Staging a Scene Acting out a dramatic work . . . From Reading to Staging Most people would agree that William Shakespeare is one of the greatest dramatists of all time. His plays examine universal themes with great insight, humor, and eloquence.
Staging a Scene Acting out a dramatic work . . . Actors, directors, composers, dancers, and musicians have interpreted Romeo and Juliet in different ways using a variety of formats. Now you can try your own hand at staging a scene from this great play.
B a s i c s i n a B o x GUIDELINES & STANDARDS Staging a Scene A successful script should • include an overall description of the setting, props, lighting, and costumes • include specific stage directions indicating the gestures, movements, and tones of voice the performers should use • note details of pacing, stage location, and other aspects of the interpretation A successful performance should • demonstrate an awareness of the audience • present a clear and consistent interpretation of the script • maintain the audience’s interest through strong acting, good pacing, and effective staging
Planning Your Scene 1 Staging Your Scene • With your classmates, choose a scene from Romeo and Juliet to stage. You may brainstorm a list of favorite scenes from the play and then pick one of these scenes. • After selecting a scene, follow these steps.
Steps for Planning Your Scene 1. Assign acting roles. Does the group want to have auditions, draw lots, or have interested students choose their own roles? If the scene has fewer parts than the number of students, perhaps the main roles can be double cast. 2. List and assign responsibilities. What other tasks need to be assigned? How will the group assign those tasks? Here are some possible positions: • director • promoter • choreographer • lighting manager • prop manager • set designer • costumer • acting coach • sound crew
Steps for Planning Your Scene 3. Decide on an interpretation. What type of interpretation does the group want to present? A traditional theater performance? A restaging in modern setting and clothes? A choral reading? A musical? 4. Create a “director’s script.” Mark a copy of the script with notes on the staging, sets, action, and delivery that will serve to convey the interpretation the group has chosen.
Steps for Planning Your Scene 5. Gather the props, costumes, and lighting materials you will need. What materials will indicate the time and place of the scene and help establish the characters’ personalities? Remember that the simpler your materials, the more smoothly your staging will go.
Developing Your Stage Presentation 2 Staging Your Scene • Discuss the scene with your classmates to make sure everyone has read and understood it thoroughly. • Resolve any disagreements in interpretations of the characters’ motivations, actions, or emotions. • Look up any unfamiliar words in your part and make sure that you can pronounce them.
Developing Your Stage Presentation 2 Staging Your Scene Get interpretations on paper. As the actors rehearse, they should mark up their scripts with the actions and emotions their roles require. Consider the following elements: • pacing • facial expressions • entrances, exits, and other movements • inflections • gestures • use of props, lighting, or music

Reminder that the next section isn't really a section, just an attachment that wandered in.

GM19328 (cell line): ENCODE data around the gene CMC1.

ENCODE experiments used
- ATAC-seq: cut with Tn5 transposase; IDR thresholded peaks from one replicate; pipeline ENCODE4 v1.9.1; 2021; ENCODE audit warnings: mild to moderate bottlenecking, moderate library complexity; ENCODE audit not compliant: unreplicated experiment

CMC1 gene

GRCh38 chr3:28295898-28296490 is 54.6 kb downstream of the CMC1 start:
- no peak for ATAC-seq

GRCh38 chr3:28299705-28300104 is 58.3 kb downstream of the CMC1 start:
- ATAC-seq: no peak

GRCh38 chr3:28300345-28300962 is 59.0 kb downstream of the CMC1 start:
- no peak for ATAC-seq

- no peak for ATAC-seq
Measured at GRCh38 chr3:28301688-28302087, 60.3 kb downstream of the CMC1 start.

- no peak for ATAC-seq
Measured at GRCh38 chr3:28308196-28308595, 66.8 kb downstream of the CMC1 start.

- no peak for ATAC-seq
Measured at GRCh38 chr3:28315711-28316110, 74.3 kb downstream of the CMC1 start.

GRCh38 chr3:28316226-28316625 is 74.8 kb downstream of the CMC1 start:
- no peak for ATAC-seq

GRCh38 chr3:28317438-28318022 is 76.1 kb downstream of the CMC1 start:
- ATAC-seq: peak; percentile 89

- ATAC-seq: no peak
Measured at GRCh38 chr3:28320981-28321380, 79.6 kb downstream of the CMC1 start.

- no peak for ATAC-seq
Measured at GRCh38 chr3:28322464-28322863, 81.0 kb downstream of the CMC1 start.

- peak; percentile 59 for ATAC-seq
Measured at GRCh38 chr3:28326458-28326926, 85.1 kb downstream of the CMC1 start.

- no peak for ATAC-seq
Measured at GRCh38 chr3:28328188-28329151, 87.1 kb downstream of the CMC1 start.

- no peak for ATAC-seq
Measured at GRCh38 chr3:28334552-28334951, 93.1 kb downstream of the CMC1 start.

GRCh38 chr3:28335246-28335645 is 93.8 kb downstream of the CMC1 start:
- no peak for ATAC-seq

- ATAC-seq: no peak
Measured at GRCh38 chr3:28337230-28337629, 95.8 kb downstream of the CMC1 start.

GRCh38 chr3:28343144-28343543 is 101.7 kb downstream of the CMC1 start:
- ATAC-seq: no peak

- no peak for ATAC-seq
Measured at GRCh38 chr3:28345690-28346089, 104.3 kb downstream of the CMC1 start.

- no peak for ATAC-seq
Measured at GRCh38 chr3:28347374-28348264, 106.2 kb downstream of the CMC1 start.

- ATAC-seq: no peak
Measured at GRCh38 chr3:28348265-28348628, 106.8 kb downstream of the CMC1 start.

Developing Your Stage Presentation 2 Staging Your Scene Get everyone involved. Students who don’t have roles can serve as acting coaches or script markers. While the student playing a role acts it out, another student could provide coaching, and a third could mark the appropriate actions and emotions on the script.
Practicing and Presenting 3 Staging Your Scene The entire cast should practice the scene several times before presenting it. • Read through the parts. The actors should understand what their lines mean so that they can deliver them with the appropriate expression. • Walk through the action. Actors should act out their parts while delivering their lines. Don’t worry about costumes, props, or lighting at this point. Concentrate on making sure the actions support and help clarify the words.
Practicing and Presenting 3 Staging Your Scene • Do a complete staging. Finally, set up the stage and incorporate the costumes, props, and lighting that the group has decided on. After several rehearsals with just the cast, ask one or two other people to watch a rehearsal and offer feedback.
Refining Your Presentation 4 Staging Your Scene TARGET SKILL EVALUATING YOUR INTERPRETIVE CHOICES Think about the decisions you and your classmates made in interpreting your scene. Use the following standards to evaluate how effective those decisions were.
Refining Your Presentation 4 Staging Your Scene TARGET SKILL EVALUATING YOUR INTERPRETIVE CHOICES • Naturalness and clarity. Do the actors deliver their lines and interact in a realistic way? Do the movements on stage add liveliness and interest without becoming distracting? Do the lines and actions clearly present what is going on in the scene?
Refining Your Presentation 4 Staging Your Scene TARGET SKILL EVALUATING YOUR INTERPRETIVE CHOICES • Conveying mood and character. Do all parts of the performance work together to show the emotions and values of the characters? • Consistency. Does each actor’s approach to his or her part fit the overall interpretation? Do the props, lighting, and costumes all work together to support the interpretation?